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About Steven C. Harper

Steven C. Harper is a historian for the Church of Jesus Christ of Latter-day Saints. He was professor of church history and doctrine at Brigham Young University from 2002–2012 and at BYU Hawaii from 2000–2002. Since 2002 he has served as an editor of the Joseph Smith Papers and as document editor of BYU Studies. He earned a PhD in early American history from Lehigh University in Bethlehem, Pennsylvania, and is the author of a book on colonial Pennsylvania titled Promised Land and of Making Sense of the Doctrine and Covenants, along with several articles. His book, Joseph Smith’s First Vision: A Guide to the Historical Accounts, is forthcoming from Deseret Book.

Evaluating Three Arguments Against Joseph Smith’s First Vision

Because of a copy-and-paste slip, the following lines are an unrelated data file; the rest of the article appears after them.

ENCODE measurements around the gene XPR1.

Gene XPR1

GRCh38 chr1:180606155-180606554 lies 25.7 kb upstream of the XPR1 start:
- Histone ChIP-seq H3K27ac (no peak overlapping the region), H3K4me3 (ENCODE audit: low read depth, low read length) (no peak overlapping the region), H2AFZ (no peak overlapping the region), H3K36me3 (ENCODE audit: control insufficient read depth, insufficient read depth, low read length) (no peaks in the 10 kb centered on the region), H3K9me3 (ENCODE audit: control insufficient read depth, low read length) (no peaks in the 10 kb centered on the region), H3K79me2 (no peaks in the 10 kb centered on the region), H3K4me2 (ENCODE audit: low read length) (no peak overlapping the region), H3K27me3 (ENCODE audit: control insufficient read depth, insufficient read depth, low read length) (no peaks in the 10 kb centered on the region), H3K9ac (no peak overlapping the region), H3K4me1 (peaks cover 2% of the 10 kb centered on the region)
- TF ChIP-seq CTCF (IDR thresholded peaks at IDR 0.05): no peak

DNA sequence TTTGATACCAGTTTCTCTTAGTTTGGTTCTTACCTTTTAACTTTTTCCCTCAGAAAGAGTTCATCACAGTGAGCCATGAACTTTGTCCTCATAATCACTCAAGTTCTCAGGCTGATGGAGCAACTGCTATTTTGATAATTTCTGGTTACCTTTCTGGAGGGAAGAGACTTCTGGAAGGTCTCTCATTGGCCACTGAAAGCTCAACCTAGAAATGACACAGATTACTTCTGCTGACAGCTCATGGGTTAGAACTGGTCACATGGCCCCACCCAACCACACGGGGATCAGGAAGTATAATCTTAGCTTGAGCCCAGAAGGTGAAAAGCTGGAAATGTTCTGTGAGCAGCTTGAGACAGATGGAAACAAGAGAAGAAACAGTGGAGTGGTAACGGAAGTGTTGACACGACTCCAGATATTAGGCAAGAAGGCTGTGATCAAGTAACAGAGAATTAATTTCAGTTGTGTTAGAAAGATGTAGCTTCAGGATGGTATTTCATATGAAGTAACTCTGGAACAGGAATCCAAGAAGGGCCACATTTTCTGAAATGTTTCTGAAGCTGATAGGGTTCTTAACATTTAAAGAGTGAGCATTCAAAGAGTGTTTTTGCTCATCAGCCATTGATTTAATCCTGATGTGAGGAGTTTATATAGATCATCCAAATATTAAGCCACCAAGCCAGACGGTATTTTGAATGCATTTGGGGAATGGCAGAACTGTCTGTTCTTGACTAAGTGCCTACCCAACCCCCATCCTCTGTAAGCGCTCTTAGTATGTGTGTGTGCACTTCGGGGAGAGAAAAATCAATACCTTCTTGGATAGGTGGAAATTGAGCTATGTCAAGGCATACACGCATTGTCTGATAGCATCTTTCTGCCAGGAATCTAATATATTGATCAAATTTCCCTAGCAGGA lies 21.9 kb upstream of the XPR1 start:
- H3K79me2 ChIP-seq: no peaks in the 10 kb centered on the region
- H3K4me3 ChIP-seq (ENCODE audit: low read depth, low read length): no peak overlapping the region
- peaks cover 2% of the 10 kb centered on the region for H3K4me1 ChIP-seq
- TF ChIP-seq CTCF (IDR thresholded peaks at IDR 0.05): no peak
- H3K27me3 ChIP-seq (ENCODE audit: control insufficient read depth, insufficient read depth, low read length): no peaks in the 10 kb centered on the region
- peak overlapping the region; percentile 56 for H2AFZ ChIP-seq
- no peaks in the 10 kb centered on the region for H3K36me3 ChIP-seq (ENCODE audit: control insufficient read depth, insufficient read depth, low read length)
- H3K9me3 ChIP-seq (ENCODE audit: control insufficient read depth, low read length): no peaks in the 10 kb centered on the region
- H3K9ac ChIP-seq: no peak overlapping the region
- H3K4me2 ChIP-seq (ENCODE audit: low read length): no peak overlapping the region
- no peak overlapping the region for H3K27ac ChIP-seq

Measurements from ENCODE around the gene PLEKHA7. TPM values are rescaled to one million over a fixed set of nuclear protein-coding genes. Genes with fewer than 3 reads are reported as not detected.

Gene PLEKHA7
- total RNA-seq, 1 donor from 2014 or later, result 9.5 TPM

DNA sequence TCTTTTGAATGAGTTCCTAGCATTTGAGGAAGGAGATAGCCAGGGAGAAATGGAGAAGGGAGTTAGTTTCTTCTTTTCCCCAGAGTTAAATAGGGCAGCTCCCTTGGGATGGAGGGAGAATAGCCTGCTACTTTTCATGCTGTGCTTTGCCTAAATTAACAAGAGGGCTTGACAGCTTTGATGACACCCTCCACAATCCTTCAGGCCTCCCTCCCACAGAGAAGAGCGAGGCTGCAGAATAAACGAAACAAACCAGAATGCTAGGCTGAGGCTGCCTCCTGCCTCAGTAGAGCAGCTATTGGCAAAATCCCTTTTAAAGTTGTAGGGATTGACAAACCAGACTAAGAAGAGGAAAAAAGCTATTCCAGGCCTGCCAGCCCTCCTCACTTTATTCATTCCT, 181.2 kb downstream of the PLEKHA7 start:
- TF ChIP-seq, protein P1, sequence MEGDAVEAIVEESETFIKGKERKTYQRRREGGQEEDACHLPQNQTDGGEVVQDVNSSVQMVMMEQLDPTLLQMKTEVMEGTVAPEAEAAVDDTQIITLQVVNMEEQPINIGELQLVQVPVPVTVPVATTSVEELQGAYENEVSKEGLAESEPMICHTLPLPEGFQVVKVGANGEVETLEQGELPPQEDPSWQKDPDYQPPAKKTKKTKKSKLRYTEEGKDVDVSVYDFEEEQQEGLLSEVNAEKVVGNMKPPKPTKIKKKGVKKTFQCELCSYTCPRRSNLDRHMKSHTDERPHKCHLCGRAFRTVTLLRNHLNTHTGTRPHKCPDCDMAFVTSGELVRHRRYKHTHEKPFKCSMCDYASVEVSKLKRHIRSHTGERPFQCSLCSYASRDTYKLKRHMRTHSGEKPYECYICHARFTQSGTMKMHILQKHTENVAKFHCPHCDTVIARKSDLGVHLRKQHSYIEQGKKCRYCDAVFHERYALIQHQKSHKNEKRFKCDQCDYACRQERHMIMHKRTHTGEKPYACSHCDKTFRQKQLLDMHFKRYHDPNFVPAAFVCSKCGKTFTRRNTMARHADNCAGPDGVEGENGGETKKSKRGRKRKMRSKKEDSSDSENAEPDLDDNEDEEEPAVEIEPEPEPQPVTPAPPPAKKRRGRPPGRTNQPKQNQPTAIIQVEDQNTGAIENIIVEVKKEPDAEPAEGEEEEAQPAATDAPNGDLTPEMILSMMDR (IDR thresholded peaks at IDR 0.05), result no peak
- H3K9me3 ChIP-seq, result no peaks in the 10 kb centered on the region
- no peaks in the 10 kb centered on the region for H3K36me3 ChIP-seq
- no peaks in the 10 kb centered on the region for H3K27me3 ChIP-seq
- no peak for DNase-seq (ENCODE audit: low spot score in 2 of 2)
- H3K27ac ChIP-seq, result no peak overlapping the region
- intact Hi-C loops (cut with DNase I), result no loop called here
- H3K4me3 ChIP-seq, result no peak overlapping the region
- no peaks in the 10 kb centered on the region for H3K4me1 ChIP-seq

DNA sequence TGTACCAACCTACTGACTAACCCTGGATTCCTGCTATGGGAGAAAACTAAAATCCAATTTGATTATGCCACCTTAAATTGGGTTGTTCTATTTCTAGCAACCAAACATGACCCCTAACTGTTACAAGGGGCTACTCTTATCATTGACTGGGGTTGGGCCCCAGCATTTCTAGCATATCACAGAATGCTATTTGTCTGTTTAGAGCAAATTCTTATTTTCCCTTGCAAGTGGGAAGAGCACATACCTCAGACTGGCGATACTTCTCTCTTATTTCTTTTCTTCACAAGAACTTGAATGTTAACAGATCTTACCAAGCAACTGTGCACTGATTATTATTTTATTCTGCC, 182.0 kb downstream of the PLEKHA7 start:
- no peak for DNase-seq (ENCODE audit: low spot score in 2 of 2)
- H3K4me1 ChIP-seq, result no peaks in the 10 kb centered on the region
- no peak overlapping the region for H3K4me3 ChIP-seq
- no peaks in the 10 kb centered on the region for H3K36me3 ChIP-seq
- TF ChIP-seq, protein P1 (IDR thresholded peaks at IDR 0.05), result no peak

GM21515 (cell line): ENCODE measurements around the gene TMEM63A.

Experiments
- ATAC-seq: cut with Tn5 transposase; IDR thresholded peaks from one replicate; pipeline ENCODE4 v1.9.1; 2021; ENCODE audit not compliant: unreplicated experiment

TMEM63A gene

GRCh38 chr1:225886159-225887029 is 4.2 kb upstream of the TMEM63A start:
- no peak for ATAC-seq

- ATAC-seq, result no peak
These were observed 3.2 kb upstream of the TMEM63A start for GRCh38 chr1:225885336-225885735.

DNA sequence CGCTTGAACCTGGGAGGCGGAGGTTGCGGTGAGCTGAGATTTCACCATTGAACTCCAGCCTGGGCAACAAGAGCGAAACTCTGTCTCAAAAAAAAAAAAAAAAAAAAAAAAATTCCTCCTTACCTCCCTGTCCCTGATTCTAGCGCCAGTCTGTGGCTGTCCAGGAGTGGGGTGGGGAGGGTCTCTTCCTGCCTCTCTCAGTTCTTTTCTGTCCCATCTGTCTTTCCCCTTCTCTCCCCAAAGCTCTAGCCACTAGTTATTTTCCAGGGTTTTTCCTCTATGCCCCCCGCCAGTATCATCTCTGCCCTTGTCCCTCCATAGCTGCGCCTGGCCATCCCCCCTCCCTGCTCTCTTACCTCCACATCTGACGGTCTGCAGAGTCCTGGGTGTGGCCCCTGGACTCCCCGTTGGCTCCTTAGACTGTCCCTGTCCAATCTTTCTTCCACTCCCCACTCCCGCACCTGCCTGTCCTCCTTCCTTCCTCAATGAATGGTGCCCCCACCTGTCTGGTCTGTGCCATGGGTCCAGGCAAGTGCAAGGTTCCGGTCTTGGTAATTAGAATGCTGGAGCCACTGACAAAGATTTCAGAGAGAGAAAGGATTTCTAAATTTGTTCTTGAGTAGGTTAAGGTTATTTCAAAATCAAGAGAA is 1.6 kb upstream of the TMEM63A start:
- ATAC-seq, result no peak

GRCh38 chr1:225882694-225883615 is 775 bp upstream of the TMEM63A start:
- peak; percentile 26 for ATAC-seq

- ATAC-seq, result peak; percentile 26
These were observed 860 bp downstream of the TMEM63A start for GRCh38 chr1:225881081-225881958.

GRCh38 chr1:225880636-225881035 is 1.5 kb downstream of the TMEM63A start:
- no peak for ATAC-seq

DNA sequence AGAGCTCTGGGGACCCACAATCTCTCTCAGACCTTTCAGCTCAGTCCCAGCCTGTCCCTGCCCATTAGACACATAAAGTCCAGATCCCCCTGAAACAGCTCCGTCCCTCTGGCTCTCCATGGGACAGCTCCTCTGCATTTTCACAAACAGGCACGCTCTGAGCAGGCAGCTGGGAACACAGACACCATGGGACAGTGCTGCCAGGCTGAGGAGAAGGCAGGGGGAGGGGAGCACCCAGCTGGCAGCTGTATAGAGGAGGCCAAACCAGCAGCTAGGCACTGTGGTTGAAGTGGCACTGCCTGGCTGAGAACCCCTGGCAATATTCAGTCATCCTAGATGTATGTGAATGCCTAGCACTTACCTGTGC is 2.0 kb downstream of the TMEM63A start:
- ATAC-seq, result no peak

Abstract: Historically there have been just three basic arguments against the authenticity of Joseph Smith’s first vision. They all begin with the a priori premise that such a vision simply could not have happened. The arguments originated with the Methodist minister to whom Joseph related his vision, author Fawn Brodie, and the Reverend Wesley Walters. The minister’s critique is explained by Methodism’s shift away from ecstatic religious experience. Fawn Brodie is shown to have made innovative yet flawed arguments within the narrow scope allowed by her conclusion that Joseph was a charlatan—a conclusion that did not allow for alternative interpretations of new evidence. Walters is shown to make fallacious arguments of irrelevant proof and negative proof in his understandably determined effort to undermine Joseph Smith’s credibility. Close-minded believers in Joseph’s vision are similarly likely to make unfounded assumptions unless they become open to the rich historical record Joseph created. Belief in the vision should correspond to Christian empathy for and civility toward critics. Continue reading